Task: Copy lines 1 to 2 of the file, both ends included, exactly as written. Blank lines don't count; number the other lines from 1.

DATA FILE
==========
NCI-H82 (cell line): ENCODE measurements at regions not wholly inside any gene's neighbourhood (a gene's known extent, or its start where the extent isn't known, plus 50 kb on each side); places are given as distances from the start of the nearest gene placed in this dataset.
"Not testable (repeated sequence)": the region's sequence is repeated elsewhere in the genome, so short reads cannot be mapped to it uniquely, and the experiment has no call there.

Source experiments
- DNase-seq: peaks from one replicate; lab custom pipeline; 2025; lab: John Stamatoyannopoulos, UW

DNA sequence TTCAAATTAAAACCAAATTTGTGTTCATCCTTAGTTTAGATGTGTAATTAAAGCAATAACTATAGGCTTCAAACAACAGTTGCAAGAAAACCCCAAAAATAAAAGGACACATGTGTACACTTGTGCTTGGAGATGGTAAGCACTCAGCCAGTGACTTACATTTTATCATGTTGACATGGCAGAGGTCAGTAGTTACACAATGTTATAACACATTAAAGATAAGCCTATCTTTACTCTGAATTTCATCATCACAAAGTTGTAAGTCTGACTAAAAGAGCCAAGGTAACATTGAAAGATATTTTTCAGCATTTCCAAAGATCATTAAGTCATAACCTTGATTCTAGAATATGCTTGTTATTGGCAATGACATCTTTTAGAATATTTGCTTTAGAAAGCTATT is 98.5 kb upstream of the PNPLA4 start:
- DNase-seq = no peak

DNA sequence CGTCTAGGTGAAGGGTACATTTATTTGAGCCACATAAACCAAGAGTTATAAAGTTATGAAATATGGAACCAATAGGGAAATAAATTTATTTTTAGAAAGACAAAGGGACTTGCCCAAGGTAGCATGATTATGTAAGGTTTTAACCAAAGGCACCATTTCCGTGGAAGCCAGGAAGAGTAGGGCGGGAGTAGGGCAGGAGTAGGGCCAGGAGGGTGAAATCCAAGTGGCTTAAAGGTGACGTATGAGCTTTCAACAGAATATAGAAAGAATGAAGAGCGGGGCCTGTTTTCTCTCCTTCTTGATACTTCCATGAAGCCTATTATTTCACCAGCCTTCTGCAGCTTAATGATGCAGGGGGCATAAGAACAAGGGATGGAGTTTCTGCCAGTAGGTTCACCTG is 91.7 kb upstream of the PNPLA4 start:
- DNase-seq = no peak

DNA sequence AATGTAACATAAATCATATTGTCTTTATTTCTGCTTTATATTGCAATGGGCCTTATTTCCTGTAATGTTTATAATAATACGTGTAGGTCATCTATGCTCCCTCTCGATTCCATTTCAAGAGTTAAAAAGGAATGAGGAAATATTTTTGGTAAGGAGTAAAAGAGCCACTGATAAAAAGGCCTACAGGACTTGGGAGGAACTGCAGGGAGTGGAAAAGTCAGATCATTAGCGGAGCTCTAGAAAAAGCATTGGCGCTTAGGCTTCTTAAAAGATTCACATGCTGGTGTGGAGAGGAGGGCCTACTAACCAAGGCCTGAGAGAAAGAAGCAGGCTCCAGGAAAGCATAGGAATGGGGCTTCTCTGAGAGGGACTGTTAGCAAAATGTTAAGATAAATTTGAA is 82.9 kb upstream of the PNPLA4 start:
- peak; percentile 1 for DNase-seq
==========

NCI-H82 (cell line): ENCODE measurements at regions not wholly inside any gene's neighbourhood (a gene's known extent, or its start where the extent isn't known, plus 50 kb on each side); places are given as distances from the start of the nearest gene placed in this dataset.
"Not testable (repeated sequence)": the region's sequence is repeated elsewhere in the genome, so short reads cannot be mapped to it uniquely, and the experiment has no call there.